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Sunday, February 20, 2011

The Hague (Den Haag)

Last Saturday, we went for a walk in The Hague.  In Dutch, The Hague is called Den Haag.  Many years ago, it was also called 's-Gravenhage.  The Hague was founded around the year 1230.  It is the third largest city in the Netherlands (after Amsterdam and Rotterdam).  The population is approximately 500,000.  It is located in the west of the country, in the province of South Holland, of which it is also the provincial capital.  The Hague is the seat of the Dutch parliament, government and Royal Court (but the city is not the capital of the Netherlands which is a role set aside in the Dutch constitution for Amsterdam).  Queen Beatrix of the Netherlands lives and works in The Hague. All foreign embassies and government ministries are located in the city, as well as the Supreme Court and the Council of State.  The Hague is also the judicial capital of the United Nations, being the location of its primary judicial institutions, including the World Court.

 This is the building where Angus' office is located.  The office is in the third floor.  The top two floors of the building are where the Belgium embassy is located.
 Angus in front of his office.
 Opposite side of Angus' office showing the pond.
 Street view of the Mexican Embassy.
 Typical street with a canal.
 This building is the Hotel des Indes for the Dutch East India Company.  The Dutch East India Company was established in 1602. It was the first multinational corporation in the world and the first company to issue stock (a return of 18% was paid for over 200 years).  It was also arguably the world's first megacorporation, possessing quasi-governmental powers, including the ability to wage war, imprison and execute convicts, negotiate treaties, coin money, and establish colonies. 

The Hague, which housed the Ministry of Colonies, was the favorite city for soldiers and civil servants on furlough from the Dutch East Indies. The Hague offered facilities for families on leave, including shops with colonial goods and boarding houses. The Hotel Des Indes on the Lange Voorhout in The Hague used to accommodate many of these travellers. 

Escher Musuem
 Mel is standing in front of the narrowest, smallest house in The Hague. 
 Area in the old center of The Hague.
 This street is referred to as the Queen's Mile.  It is a private road in the center of The Hague and can only be driven on by the Queen.
Two mounted police officers.
 This is the "Rusthof" door.  It leads to some "almshouses" in the center of the block, built originally for retired servants of the royal family or church. The almshouses were often destined for the elderly. Poor elderly were dependent on their family, church or wealthy people. The rich patrons or the church founded almshouses where poor elderly could live free. The founders of almshouses were often childless men or women who wanted to spend the money from their estates after their death in a meaningful way.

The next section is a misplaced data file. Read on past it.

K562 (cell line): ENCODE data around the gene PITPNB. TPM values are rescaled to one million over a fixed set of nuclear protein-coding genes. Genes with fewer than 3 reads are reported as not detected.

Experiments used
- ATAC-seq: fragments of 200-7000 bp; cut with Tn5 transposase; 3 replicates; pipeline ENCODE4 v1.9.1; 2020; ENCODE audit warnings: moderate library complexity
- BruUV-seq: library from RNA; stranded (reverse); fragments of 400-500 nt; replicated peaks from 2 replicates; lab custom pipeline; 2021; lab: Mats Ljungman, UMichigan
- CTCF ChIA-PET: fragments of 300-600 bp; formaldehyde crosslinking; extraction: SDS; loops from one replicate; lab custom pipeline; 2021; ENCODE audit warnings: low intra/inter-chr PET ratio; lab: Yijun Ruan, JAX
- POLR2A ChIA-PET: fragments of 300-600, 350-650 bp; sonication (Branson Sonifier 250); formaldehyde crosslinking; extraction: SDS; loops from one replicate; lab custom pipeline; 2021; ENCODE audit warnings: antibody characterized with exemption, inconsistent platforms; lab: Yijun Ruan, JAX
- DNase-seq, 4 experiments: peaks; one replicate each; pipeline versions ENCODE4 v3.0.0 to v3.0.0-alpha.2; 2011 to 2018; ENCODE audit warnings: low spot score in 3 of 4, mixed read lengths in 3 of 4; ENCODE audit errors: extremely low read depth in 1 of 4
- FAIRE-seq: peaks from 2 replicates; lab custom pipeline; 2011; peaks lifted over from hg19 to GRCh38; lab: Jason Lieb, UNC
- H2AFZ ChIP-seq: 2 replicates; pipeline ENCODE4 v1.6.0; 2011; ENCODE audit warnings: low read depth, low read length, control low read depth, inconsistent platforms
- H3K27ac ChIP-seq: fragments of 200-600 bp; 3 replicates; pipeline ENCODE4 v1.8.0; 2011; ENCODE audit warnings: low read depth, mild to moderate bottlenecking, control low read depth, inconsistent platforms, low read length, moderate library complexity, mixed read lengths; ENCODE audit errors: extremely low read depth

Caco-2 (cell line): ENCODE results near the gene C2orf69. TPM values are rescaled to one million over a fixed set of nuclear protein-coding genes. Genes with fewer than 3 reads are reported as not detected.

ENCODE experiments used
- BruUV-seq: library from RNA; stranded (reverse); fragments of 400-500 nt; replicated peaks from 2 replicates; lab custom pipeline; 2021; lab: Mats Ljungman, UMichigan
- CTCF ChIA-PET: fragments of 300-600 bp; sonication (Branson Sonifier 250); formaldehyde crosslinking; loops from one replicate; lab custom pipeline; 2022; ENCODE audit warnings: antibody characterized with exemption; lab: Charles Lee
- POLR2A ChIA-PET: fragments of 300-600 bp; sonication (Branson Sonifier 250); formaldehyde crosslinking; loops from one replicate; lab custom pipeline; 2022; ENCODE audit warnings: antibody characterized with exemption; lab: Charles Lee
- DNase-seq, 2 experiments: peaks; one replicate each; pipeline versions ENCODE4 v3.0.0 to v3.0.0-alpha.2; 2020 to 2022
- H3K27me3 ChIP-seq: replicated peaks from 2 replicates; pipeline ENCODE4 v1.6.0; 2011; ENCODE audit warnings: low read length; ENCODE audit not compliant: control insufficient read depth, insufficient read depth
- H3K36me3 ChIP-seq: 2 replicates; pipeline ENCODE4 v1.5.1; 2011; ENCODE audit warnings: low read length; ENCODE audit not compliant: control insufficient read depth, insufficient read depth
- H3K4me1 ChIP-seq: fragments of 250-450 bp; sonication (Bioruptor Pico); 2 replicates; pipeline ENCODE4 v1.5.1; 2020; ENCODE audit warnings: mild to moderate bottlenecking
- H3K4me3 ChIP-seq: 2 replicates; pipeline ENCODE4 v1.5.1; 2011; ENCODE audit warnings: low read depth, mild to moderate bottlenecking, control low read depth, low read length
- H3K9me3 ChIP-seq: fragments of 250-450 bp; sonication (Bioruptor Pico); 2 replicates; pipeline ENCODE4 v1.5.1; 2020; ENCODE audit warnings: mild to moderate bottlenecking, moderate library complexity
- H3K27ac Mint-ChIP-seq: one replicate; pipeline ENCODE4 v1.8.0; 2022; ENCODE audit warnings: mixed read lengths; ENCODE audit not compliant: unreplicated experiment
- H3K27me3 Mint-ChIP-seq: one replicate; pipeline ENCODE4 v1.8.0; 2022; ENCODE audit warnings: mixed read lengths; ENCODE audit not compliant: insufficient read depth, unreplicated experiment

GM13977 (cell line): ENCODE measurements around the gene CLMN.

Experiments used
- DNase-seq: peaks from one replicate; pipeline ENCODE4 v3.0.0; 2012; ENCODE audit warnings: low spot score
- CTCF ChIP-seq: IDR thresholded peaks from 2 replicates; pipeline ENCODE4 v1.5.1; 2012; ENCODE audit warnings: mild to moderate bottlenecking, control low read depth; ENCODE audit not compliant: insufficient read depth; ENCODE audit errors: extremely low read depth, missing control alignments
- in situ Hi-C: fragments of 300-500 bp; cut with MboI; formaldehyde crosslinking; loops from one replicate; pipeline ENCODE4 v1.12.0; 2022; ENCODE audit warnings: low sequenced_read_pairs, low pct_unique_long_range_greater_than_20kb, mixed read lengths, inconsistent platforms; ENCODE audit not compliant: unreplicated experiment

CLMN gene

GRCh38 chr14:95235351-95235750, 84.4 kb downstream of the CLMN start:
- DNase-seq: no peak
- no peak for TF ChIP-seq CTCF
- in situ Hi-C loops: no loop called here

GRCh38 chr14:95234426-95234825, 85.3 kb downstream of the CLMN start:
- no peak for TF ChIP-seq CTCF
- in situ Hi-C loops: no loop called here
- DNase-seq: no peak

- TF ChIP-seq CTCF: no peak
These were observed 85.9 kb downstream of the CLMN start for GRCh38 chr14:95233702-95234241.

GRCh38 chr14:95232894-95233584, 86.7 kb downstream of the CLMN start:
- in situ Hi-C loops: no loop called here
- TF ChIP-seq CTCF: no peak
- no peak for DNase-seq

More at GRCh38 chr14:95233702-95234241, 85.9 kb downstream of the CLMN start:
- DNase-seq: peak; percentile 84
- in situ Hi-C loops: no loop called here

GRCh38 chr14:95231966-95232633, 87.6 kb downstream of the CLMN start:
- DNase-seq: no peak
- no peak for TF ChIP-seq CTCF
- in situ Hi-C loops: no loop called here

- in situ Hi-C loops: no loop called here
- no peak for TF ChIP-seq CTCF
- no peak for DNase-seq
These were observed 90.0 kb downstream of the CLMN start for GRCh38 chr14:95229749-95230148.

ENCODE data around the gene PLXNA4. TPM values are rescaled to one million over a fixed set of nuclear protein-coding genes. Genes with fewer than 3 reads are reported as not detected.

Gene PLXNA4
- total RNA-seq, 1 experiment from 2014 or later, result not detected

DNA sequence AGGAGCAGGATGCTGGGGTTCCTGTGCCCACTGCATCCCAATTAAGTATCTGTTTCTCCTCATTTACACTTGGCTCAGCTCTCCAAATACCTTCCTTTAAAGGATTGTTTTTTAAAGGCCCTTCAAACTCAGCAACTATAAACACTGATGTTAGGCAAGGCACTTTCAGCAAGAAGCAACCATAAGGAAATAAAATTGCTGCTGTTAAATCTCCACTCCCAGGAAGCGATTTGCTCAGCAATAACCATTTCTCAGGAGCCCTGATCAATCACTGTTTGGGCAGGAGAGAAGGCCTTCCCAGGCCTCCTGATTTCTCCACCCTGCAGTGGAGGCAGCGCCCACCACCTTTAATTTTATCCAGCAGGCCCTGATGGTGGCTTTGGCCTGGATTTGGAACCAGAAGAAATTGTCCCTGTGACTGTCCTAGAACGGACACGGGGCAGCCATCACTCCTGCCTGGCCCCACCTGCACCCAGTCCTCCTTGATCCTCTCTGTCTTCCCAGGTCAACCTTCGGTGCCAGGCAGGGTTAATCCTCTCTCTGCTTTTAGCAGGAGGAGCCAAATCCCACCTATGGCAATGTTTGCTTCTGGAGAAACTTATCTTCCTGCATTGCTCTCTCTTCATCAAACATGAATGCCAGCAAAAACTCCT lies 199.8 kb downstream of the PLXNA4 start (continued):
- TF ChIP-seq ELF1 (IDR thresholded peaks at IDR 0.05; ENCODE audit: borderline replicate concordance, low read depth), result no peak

The door leads to a narrow hallway.
 The Rusthof
 The Rusthof apartments in the center of the block with a beautiful garden.
 Dutch shops.
 The Dutch Parliament Buildings, Buitenhof.

 Shopping area near the Government buildings.
 Walking street.
 William of Orange.
 Courtyard in center of the Buitenhof (government buildings.)
 Angus in the Buitenhof or Parliament courtyard.

 Fountain in the courtyard.
 Mel enjoying the walk on a brisk February day.
 The old prison dating back a few centuries.
 The Jewish Quarter from World War II.  During the occupation of the Netherlands during WWII, over 100,000 Dutch Jews were rounded up to be transported to Nazi German concentration camps in Germany, Poland, and Czechoslovakia. By the time these camps were liberated, only 876 Dutch Jews survived.
 Queen Beatrix's residence in the Hague.
 Another view of the Queen's residence.
 Gate in front of the Queen's residence.
 Narrow street in the old section of The Hague.

Monday, February 14, 2011

Happy Valentine's Day!

The Bloemenhuis (flower shop) made this beautiful Valentine's Day greeting right in the middle of the Langstraat (the main road in the downtown shopping area.)  You can't drive a car or ride a bike down the Langstraat so this really stood out being right smack dab in the middle of the road!

Have a wonderful Valentine's Day!

Wednesday, February 2, 2011

One of my favorite pictures!

I took this picture at Crathes Castle outside of Aberdeen, Scotland.
I was just reminiscing.